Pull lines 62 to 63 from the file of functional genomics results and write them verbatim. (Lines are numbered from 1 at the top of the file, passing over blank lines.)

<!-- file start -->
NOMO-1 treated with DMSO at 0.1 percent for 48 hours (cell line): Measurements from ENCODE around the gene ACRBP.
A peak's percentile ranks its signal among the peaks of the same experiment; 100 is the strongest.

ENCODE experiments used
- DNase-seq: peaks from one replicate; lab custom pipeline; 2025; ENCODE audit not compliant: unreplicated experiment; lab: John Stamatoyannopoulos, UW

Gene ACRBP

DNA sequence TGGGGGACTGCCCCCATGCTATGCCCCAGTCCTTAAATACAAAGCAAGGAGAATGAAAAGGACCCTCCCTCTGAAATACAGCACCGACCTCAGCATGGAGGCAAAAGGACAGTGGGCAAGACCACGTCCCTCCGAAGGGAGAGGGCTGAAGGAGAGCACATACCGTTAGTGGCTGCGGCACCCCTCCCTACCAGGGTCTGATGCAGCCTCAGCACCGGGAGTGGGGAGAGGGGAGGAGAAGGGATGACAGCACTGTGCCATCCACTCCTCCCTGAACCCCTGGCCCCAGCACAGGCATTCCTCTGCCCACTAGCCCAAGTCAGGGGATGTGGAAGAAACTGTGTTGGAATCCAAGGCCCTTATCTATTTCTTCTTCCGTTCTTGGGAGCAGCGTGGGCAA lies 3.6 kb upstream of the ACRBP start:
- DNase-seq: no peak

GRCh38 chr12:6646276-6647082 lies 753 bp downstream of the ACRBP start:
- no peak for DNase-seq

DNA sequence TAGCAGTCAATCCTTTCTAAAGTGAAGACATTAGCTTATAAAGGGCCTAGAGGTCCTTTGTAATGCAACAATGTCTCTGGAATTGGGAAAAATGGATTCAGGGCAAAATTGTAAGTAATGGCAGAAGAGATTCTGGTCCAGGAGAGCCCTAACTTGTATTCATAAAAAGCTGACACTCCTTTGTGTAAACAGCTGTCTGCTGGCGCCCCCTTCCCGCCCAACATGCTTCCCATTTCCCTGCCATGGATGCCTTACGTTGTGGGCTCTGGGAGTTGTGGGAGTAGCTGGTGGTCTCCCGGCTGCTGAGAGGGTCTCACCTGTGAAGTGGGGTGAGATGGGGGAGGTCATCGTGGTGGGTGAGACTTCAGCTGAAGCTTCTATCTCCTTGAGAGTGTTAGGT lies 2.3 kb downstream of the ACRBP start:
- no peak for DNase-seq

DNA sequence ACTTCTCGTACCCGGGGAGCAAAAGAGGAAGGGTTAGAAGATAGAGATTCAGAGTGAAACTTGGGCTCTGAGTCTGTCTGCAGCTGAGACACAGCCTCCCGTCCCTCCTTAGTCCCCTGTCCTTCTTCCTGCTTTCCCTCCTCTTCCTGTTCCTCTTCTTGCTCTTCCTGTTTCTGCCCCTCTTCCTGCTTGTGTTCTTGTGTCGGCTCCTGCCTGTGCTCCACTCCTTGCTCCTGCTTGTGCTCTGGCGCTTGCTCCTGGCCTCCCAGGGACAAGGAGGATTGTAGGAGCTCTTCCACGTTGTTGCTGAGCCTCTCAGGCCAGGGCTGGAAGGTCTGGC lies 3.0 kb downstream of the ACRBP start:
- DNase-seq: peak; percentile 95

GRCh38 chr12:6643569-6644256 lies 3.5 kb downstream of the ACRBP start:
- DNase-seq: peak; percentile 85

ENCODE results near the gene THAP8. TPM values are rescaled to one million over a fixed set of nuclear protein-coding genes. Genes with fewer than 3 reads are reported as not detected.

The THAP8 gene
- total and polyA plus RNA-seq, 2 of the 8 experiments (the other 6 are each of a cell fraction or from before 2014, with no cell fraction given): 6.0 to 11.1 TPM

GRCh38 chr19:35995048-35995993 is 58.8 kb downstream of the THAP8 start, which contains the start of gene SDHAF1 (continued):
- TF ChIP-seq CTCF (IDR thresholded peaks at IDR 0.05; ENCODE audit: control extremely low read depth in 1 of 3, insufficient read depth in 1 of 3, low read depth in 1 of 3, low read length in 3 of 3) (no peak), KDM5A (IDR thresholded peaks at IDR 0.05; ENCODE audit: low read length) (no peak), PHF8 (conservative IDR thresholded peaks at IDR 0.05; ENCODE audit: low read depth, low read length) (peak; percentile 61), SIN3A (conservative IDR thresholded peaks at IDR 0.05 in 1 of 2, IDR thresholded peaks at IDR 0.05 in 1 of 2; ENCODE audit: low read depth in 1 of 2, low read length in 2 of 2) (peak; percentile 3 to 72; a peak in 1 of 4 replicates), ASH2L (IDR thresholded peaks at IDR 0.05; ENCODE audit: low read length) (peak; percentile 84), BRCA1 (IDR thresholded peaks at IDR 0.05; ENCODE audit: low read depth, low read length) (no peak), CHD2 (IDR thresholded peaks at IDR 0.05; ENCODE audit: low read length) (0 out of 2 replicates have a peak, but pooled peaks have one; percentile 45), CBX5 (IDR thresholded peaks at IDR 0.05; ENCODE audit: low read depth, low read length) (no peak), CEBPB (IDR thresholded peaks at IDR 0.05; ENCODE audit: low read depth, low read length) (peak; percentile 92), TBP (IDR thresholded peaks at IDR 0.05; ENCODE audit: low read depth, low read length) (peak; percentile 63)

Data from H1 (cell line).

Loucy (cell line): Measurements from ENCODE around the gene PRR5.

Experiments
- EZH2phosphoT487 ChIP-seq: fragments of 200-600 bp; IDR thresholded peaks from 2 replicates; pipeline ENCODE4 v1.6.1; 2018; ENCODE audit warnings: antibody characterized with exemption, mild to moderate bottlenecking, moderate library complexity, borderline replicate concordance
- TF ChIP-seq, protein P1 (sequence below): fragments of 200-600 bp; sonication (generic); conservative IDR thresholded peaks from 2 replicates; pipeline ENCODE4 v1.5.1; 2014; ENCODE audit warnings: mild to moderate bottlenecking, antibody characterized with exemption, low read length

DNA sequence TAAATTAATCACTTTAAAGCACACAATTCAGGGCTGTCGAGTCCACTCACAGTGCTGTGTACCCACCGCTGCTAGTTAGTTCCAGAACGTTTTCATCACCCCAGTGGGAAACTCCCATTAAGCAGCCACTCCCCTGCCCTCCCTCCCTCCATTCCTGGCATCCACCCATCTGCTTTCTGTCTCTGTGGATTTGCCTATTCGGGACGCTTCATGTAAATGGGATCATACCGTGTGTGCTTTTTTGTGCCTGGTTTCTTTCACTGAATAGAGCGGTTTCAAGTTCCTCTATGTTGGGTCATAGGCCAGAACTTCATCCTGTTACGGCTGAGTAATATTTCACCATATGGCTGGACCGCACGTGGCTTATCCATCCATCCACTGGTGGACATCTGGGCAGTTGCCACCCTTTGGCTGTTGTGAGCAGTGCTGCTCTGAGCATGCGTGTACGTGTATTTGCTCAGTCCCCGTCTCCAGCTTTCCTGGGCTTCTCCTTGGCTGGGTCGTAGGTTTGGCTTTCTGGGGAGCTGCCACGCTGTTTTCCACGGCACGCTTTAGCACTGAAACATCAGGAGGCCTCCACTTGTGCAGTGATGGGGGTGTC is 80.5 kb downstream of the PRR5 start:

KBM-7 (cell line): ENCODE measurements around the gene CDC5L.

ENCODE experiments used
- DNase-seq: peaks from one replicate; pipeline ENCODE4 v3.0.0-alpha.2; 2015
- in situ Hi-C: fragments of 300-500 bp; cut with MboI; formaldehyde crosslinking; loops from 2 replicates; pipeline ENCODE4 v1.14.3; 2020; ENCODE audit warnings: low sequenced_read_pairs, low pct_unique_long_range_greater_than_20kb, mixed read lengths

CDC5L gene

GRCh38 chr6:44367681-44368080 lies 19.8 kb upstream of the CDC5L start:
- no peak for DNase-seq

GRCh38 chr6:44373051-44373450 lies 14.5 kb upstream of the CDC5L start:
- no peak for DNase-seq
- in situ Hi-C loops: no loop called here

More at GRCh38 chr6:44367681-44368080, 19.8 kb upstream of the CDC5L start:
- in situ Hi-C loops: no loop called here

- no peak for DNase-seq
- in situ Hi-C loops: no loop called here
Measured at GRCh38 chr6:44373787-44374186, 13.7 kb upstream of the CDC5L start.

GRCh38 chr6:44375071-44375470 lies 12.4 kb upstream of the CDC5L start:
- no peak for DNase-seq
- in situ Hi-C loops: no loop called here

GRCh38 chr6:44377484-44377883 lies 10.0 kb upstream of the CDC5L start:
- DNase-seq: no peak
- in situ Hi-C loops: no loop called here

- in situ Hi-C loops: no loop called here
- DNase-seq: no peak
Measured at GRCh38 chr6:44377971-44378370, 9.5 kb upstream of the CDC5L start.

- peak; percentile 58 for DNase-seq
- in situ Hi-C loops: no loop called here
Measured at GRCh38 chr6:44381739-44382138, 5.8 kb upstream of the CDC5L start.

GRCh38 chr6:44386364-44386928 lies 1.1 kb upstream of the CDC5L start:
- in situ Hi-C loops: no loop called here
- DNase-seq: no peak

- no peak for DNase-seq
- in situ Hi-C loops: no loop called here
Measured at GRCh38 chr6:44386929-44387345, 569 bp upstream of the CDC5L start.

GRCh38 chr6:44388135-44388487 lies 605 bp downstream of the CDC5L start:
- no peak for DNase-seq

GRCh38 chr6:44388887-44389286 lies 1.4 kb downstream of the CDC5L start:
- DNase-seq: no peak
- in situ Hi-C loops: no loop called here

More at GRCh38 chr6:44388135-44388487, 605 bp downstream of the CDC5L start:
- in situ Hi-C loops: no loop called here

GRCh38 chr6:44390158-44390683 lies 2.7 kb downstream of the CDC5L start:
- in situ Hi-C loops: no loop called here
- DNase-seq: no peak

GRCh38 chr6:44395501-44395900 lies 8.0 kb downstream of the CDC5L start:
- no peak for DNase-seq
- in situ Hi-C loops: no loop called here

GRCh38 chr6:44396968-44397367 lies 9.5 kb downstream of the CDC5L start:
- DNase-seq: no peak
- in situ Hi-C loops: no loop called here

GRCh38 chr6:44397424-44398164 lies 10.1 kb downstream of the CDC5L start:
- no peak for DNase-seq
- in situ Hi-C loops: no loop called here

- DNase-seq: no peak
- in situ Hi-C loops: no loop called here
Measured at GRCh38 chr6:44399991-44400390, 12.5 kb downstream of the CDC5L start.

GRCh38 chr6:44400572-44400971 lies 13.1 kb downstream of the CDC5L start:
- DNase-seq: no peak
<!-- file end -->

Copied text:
GRCh38 chr6:44388887-44389286 lies 1.4 kb downstream of the CDC5L start:
- DNase-seq: no peak